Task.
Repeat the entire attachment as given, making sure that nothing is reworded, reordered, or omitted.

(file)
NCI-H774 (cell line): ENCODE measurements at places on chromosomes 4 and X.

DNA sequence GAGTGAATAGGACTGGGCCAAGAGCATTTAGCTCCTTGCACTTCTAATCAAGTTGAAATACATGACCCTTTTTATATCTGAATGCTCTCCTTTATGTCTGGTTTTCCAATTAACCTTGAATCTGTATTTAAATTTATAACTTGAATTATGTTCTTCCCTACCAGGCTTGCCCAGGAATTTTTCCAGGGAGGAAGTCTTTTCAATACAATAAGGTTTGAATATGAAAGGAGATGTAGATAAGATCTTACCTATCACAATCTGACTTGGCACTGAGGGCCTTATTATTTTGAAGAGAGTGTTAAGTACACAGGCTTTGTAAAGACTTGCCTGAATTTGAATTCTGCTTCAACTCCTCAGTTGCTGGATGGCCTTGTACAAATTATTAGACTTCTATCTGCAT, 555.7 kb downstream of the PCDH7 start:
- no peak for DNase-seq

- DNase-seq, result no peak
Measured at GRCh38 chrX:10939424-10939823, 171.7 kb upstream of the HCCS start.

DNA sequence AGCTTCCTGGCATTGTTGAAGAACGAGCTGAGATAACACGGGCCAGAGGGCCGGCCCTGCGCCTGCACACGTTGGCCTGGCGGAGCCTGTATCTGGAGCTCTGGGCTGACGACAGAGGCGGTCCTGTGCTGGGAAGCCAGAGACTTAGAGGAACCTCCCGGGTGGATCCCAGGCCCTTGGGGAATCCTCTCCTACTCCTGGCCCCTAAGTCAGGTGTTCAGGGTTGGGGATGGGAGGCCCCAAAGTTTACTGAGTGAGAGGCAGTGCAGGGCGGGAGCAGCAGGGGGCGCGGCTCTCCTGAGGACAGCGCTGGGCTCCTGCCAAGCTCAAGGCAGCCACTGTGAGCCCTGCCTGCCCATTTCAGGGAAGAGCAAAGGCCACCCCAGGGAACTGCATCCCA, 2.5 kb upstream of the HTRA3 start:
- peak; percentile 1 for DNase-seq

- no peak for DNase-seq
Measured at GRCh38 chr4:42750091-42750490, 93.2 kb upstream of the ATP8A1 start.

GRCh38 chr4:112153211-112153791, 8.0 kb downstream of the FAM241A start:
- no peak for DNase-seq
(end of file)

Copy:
NCI-H774 (cell line): ENCODE measurements at places on chromosomes 4 and X.

DNA sequence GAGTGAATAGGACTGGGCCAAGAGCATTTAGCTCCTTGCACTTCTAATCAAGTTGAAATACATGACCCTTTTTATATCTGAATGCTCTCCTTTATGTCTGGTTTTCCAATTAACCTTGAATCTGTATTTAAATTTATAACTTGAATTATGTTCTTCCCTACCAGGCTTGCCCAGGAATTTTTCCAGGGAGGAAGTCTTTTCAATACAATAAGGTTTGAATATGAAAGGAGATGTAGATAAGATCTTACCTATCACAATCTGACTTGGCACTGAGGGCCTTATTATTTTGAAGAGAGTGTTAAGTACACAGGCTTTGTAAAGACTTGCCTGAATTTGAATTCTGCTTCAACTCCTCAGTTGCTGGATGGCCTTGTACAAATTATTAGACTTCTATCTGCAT, 555.7 kb downstream of the PCDH7 start:
- no peak for DNase-seq

- DNase-seq, result no peak
Measured at GRCh38 chrX:10939424-10939823, 171.7 kb upstream of the HCCS start.

DNA sequence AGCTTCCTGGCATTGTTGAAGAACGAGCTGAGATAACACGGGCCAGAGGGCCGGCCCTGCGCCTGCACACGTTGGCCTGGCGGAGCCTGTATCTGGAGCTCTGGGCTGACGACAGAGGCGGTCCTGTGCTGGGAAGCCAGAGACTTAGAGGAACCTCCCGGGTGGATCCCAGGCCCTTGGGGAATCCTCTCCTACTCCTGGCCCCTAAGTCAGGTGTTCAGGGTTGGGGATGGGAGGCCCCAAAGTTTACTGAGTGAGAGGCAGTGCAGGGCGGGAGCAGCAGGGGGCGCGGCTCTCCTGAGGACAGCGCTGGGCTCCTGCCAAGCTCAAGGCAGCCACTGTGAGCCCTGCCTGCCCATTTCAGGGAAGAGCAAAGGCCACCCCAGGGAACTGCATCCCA, 2.5 kb upstream of the HTRA3 start:
- peak; percentile 1 for DNase-seq

- no peak for DNase-seq
Measured at GRCh38 chr4:42750091-42750490, 93.2 kb upstream of the ATP8A1 start.

GRCh38 chr4:112153211-112153791, 8.0 kb downstream of the FAM241A start:
- no peak for DNase-seq